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Christian Ethics: Today's Issues

Written by Emily Essex, posted on Thursday, July 19, 2018

This Summer the Cathedral is hosting a series of six lectures covering topics in contemporary Christian Ethics. The Revd John Witheridge, an Honorary Chaplain at Christ Church Cathedral, has curated this year’s series and said: "The topics of the last two Summer Lectures series have been largely historical.  This year we turn our attention to Christian Ethics, with a focus on issues that are of particular interest and importance today." Audio recordings of the lectures are available elsewhere on the website.

Two questions present themselves to me immediately: Why should we care about these ethical issues? and Why should the Church care about them?

One possible answer to the first question is that we should care about these issues because they are unavoidable. Topics covered in the lecture series include Assisted Dying, Technology and Artificial Intelligence, and Climate Change. Climate Change is happening whether we choose to acknowledge it or not and will have a real and significant effect on human survival if we choose to do nothing about it. Technological advances are progressing at a rapid speed, and regardless of our personal choices to join twitter, invent a robot, or write a blog, society will soon be facing difficult questions about how to understand the implications of advances we make. Assisted Dying is a topic encountering a great deal of debate at the moment, with campaigners on all sides raising both new and old questions about the reaches of personal autonomy and the limits of our healthcare.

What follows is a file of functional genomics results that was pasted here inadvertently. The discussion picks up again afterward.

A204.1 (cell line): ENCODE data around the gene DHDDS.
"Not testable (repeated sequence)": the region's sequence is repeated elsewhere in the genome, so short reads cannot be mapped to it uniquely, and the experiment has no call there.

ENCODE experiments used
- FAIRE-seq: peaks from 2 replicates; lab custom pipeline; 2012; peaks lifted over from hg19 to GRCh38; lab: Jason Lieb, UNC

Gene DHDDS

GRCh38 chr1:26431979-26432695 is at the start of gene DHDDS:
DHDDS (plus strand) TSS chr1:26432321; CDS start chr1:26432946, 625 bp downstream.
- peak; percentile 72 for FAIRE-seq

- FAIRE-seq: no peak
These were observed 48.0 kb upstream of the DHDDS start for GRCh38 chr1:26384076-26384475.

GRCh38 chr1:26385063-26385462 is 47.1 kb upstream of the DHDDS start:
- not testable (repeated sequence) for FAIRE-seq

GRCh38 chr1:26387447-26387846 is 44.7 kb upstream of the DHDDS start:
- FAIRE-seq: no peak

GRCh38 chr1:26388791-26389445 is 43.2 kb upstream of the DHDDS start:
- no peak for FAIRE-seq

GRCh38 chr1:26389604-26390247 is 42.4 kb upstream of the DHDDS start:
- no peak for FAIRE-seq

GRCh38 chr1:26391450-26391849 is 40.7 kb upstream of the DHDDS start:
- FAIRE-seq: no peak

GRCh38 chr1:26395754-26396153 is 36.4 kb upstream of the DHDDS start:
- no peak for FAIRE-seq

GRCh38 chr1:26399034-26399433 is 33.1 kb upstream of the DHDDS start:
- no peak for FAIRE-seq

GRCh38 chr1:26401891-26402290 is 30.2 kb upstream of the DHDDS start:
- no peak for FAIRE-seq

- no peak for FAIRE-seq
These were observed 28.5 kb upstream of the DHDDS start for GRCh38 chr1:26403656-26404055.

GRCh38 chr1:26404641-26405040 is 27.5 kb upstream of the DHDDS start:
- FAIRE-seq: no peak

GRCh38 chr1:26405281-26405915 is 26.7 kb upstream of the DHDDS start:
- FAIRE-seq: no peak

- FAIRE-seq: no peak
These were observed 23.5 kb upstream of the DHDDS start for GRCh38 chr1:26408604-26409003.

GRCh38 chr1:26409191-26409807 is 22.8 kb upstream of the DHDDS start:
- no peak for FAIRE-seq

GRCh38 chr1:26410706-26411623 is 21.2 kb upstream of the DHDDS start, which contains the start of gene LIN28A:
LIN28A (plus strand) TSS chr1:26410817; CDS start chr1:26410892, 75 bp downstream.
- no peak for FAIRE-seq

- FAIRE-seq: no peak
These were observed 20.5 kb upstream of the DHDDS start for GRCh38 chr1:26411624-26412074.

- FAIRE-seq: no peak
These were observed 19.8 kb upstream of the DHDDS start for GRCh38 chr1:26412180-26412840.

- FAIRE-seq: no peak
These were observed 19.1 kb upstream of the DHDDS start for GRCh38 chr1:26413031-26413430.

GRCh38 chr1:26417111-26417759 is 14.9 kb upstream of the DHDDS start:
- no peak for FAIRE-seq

These are the key ethical issues of our day and we will not avoid them by choosing to remain uninformed. But that is not the only reason that we should care.

John Witheridge has pointed out that the questions of Ethics – how we live our lives and behave towards each other – are “an integral ingredient in Christian theology”. A choice not to think about how our behaviour affects the lives of ourselves and those around us is still a choice. As Christians we are instructed: “Let each of you look not to your own interests, but to the interests of others.” (Philippians 2:4, NRSV)